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This essay is a very belated response to a " part 1 " published in February 2015. The gist of that essay was a response to a corre...

Sunday, November 29, 2015


From a CBR thread this time:

Well, I'd automatically put aside comparisons between entertainment and addictive substances. You can put alcohol and tobacco through the proper chemical analyses, and indicate pretty much what makes human beings want them. Thus far, no one's managed to do that with fiction,

The comparison between entertainment and domestic violence is wrong in a different way, Say that it's been statistically demonstrated that nine-tenths of all kids who witness domestic violence grow up to perpetrate domestic violence. But the kids of abusive families are not CHOOSING to see their parents batter one another; it's utterly outside their control. In contrast, patronizing violent entertainment is a CHOICE. The patrons may or may not be messed up by their personal circumstances, and they may or may not be employing what Adler called "negative compensation" to escape his problems. But we don't yet have proof that nine-tenths of, say, all horror-gorehounds become serial killers, perpetrators of road rage, or whatever.

I tend to think that entertainment has been violent since the dawn of humankind-- albeit with oscillations in tune with cultural priorities-- because fictional violence does serve as a stopgap. The contrasting view-- that violence ought to be rigidly controlled-- was once the province of pundits like Frederic Wertham and his fellow-traveler Gershon Legman. Given the effects of wild anti-comics claims, I might have thought that modern comics critics would shun that sort of extremism. Instead, I've seen both Wertham and Legman being represented as sober scholars rather than extremist cranks-- and I guess that too has much to do with current antipathies toward the very idea of representing violence, no matter how unreal it may be.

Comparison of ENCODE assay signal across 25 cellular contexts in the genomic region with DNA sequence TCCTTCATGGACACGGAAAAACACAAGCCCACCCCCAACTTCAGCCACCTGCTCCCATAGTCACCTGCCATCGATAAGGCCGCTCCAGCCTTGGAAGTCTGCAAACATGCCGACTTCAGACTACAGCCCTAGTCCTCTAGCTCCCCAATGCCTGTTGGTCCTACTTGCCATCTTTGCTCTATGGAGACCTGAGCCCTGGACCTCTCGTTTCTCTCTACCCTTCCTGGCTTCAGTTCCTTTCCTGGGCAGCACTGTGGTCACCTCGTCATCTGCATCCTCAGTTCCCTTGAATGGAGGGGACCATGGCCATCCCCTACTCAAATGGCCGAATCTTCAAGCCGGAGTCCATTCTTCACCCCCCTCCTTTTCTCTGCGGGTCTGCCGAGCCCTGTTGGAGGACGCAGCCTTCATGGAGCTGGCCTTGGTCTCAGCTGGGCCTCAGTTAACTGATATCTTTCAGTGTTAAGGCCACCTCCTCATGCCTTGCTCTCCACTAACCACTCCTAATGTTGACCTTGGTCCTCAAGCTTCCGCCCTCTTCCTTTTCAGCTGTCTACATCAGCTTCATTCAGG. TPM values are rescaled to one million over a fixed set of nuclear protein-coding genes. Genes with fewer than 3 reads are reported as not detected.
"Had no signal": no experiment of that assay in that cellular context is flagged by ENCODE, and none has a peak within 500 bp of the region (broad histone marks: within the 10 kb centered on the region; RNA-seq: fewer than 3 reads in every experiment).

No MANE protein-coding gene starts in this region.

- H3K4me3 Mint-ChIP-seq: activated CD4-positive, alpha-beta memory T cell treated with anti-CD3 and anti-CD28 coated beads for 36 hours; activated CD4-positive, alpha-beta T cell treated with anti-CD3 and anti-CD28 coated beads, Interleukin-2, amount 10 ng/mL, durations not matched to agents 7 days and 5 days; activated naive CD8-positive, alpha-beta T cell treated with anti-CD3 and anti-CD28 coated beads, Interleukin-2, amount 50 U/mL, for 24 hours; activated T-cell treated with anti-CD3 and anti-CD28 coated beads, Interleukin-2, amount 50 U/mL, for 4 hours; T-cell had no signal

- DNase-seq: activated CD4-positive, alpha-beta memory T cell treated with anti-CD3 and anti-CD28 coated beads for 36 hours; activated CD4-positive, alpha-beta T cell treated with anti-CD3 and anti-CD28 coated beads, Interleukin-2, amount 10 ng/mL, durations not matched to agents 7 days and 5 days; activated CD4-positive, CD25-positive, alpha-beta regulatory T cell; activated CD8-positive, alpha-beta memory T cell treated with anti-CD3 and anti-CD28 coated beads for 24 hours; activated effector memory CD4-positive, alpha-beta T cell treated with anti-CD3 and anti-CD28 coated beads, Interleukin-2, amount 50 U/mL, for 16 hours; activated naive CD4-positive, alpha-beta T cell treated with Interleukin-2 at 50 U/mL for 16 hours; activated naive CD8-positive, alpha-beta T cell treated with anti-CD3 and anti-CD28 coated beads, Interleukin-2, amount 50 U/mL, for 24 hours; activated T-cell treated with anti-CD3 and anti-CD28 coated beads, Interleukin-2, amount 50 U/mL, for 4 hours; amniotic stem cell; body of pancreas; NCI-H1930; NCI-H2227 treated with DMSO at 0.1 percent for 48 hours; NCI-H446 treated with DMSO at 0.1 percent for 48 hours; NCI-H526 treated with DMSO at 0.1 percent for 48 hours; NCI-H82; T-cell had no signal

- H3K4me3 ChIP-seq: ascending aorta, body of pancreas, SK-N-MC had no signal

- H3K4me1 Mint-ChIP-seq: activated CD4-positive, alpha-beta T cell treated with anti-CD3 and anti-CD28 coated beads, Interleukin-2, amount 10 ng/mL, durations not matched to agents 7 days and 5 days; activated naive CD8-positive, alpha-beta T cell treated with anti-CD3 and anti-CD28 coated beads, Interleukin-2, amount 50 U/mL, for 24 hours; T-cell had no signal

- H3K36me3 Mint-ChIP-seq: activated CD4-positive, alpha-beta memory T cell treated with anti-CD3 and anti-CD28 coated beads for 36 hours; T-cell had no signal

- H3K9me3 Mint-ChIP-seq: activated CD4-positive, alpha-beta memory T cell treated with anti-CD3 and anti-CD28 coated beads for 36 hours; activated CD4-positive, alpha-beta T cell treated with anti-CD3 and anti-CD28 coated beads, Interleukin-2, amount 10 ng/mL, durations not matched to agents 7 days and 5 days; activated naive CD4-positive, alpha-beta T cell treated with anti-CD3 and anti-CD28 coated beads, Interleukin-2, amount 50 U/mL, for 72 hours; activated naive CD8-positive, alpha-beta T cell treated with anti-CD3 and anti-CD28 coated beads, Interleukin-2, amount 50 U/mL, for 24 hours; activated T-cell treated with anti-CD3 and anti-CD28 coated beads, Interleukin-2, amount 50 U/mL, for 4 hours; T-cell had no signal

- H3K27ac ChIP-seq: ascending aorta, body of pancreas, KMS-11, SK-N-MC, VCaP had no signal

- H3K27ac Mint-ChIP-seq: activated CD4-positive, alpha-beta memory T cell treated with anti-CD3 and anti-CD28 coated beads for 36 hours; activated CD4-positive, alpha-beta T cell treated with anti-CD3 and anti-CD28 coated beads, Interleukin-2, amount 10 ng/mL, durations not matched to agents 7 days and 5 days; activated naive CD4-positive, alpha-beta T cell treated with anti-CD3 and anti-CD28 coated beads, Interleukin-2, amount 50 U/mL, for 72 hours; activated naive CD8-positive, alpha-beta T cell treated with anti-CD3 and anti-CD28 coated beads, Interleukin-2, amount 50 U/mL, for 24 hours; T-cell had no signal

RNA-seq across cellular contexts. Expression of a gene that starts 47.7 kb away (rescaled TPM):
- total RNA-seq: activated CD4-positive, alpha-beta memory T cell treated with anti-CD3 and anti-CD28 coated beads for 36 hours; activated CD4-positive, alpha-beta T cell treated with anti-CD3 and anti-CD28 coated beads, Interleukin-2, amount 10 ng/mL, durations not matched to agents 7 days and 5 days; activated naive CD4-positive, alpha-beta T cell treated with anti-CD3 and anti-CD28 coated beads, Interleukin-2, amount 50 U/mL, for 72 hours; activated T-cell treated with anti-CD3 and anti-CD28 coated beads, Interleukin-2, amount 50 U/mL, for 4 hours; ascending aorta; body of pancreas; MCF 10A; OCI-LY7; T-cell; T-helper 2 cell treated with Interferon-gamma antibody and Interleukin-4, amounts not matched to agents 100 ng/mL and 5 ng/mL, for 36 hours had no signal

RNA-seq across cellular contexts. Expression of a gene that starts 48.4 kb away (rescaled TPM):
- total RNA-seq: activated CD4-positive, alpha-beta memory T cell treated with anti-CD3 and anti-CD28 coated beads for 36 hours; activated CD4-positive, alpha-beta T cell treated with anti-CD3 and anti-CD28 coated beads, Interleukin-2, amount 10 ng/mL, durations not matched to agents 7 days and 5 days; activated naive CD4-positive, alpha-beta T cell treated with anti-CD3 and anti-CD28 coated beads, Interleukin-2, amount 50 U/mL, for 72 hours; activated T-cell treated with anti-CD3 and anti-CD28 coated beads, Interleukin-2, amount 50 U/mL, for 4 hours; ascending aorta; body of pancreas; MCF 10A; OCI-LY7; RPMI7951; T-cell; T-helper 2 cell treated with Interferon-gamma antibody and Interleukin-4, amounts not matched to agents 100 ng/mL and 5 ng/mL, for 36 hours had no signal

A follow-up:

I'm not following. The anti-comics movement of the time may or may not have comprised a majority of the populace, but they had power because they appealed to a common belief among the majority, to the extent that that majority thought about comic books at all. That majority believed that comic books were for children, and so the majority of people did not oppose the minority that demanded some form of censorship. So, in effect, the vocal minority got their way by appealing to societal customs-- though the end game of Wertham was to get comics put off limits to children.

I can't see why you'd say Wertham lost. True, he didn't get the scenario he expressly said he wanted: because he didn't trust comic-book publishers to clean up their own houses, he wanted the magazines off limit to kids under 15-- which, I think we'll all agree, would have killed the medium if that scenario had been implemented. But in effect, Wertham won, because he got the U.S. government to intervene at all, regardless of what they actually did about the perceived problem. The Senate probably didn't want to be bothered with monitoring comics on a regular basis, and so they were probably satisfied with horror and crime comics were for the most part exiled from newsstands.

Yes, the comics publishers may have had less than honorable motives for their clean-up campaign, but it can be argued-- and I think John Goldwater did say something to this effect-- why should the guys who were providing clean entertainment be penalized by the ones who were promoting sex and violence?  Even though I myself favor a pluralistic marketplace, where "clean" and "dirty" both have their place, I can empathize with the logic of this statement; obviously the statement of someone who didn't want his own corner of the business destroyed.

"Comics won?" Well, specific comics companies did not win. We'll never know if EC Comics would've lasted much longer, but in effect they were driven off the stands, and Max Gaines only saved his bacon by converting MAD into a B&W magazine format. There's only one way in which I can see that comics benefitted. Because the majority audience didn't have the animus toward superheroes that Wertham did, the "cleaner" comics-atmosphere paved the way for superheroes to become relatively more sophisticated in the Silver Age, ranging from Julie Schwartz's love of SF-themed gimmicks and Stan Lee's emphasis upon dramatic moments. But in between 1955 and 1960, a lot of people were hassled by the Code or lost their jobs because of it.

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